Boomers Watched The Banana Splits Adventure Hour

If you were born in the second half of the boomer era, you’ll remember The Banana Splits Adventure Hour. It was a TV show produced by Hanna-Barbera that featured a fictional “bubble gum pop, rock ‘n roll” band of anthropomorphic characters: a dog, a gorilla, a lion and an elephant. Fleegle (a Beagle) played guitar and sang, Bingo played drums and sang, Drooper was the bass player and contributed vocals and Snorky (aka Snork) played keyboards and added effects. The show, which featured cartoons, live skits, musical numbers and live-action serial stories, ran from September 1968 to September 1970. It was patterned after The Monkees and Rowan & Martin’s Laugh-In and was sponsored by Kellogg’s cereals.

The show’s premise was that each episode was like a meeting of The Banana Splits Fan Club. All the characters spoke except for Snork, who communicated through a honking sound reminiscent of Harpo Marx. It was, like The Monkees (and A Hard Day’s Night before that), pure slapstick humor.

As became typical with so many TV shows of the boomer era, people who worked on the show went on to greater fame and fortune. Jan Michael Vincent was one of the actors in the live-action Danger Island stories, which were directed by Richard Donner. Boomers will remember Vincent co-starring opposite Charles Bronson in The Mechanic (1970) and his numerous TV appearances in the 1980s. Richard Donner was already known as a director before The Banana Splits, having worked on TV commercials and a host of popular TV shows in the 1950s and ’60, as well as on feature films. His breakout movie, though, will be familiar to boomers — The Omen (1976). Two years later he directed Superman, starring Christopher Reeves.

Among the most notable people who worked on the show are Sid and Marty Kroff, who designed the costumes and sets. Hanna-Barbera approached the puppet makers to create the Banana Splits characters. As a result of their work, NBC offered them their own show, which they named H.R. Pufnstuf, which was launched during a Banana Splits special in 1969.

Since The Banana Splits were supposed to be a band, the show needed music, too. Al Kooper Barry White, Gene Pitney and Jimmy Radcliffe were among the musicians who contributed their talent to The Banana Splits songs. The show’s theme song, The Tra La La Song (one Banana, Two Banana), was composed by Nelson Brock Winkless, Jr. Boomers know his work, if not his name, since he had previously the composed the Kellogg’s Corn Flakes Good Morning, Good Morning and Rice Krispies Snap, Crackle, Pop jingles. Due to contractual considerations, credit for The Banana Splits song went to Ritchie Adams and Mark Barkan. Barkan was one of the musical directors on the show.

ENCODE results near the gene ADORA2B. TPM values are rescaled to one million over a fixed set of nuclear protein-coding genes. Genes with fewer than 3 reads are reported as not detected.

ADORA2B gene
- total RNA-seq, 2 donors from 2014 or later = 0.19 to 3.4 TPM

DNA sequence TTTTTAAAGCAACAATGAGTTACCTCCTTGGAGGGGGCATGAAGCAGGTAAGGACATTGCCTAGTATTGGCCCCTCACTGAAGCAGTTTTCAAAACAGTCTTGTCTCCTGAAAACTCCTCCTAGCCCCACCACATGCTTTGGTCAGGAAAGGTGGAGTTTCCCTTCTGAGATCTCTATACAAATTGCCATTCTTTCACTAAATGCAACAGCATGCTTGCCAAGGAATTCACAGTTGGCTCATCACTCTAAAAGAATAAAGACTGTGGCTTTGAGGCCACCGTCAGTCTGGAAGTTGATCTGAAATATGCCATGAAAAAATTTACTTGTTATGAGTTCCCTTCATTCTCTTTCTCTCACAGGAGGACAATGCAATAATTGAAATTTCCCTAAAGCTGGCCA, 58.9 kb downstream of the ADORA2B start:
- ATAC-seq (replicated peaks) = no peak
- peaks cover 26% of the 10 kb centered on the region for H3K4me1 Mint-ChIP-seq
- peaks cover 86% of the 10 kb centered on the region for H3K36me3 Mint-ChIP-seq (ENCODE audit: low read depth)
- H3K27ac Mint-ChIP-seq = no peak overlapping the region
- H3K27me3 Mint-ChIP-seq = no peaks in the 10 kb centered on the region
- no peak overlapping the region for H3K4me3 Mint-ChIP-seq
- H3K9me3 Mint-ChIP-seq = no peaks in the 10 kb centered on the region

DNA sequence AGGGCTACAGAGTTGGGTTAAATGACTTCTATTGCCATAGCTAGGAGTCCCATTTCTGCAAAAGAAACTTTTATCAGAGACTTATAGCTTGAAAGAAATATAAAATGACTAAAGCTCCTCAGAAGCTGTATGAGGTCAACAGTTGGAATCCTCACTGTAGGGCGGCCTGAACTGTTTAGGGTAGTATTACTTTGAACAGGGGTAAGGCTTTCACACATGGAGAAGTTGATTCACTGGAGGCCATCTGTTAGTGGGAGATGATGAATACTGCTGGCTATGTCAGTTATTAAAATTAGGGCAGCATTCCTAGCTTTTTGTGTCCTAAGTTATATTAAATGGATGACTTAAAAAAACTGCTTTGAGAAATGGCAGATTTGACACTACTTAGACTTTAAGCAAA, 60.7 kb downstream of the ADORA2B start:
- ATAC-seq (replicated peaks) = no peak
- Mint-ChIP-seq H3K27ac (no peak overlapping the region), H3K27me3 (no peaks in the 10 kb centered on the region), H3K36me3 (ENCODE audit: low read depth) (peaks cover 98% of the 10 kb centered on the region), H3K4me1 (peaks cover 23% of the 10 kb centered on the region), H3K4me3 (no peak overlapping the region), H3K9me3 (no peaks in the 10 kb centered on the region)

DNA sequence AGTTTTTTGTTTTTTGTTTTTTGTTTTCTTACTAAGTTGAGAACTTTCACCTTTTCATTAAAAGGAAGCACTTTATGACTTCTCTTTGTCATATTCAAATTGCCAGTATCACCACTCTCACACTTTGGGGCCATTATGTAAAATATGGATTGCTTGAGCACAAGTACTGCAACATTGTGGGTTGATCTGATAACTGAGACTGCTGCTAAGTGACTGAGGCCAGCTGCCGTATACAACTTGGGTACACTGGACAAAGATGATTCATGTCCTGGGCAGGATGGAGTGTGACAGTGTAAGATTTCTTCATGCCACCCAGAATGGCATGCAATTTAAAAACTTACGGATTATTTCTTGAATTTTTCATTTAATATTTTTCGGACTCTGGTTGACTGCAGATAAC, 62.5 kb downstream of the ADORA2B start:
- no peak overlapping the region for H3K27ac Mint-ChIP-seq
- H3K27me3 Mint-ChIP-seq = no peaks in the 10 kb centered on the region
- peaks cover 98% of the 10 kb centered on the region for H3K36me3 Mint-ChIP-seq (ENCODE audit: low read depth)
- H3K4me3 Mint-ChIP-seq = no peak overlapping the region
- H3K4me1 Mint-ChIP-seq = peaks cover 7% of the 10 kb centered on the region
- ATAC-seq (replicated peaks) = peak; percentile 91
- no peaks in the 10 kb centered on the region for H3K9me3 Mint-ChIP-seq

An album of The Banana Splits music was released in 1969, as well as singles that included The Tra La La song, but the band did not capture boomers’ musical attention the way The Monkees had.

Since Kellogg’s was the show’s sponsor, a full-on blitz of merchandising was put into motion to publicize the show and its sponsor. A variety of toys, puppets and dolls of the characters were made, along with their likenesses adorning posters, lunch boxes, cups, coloring books and more. The Aurora Plastics Corporation produced model kits of the six-wheel all-terrain vehicles driven by the characters on the show. Unlike the model car, airplane and boat kits made by Aurora that many boomer boys were familiar with, though, these kits were conceptualized as a toy more than a model, so assembly was simple enough for younger fans of the show. Kellogg’s released two EP 45s of The Banana Splits music as flexi-discs on the back of cereal boxes in 1969, and Gold Key released a Banana Splits storyline in a comic book.

Mister Boomer was in high school by the time the show appeared, and could not warm to the kiddie-centric shenanigans of the show’s characters. But he remembers his younger sister watching the show. Naturally, she could “tra la la” along with the show’s opening song and seemed to enjoy the slapstick humor of the characters bumping into each other and running into a host of things with their vehicles.

How about you, boomers? Do you remember The Banana Splits Adventure Hour and are now kicking yourself for not holding on to your Banana Splits collectibles?

One thought on “Boomers Watched The Banana Splits Adventure Hour

Comments are closed.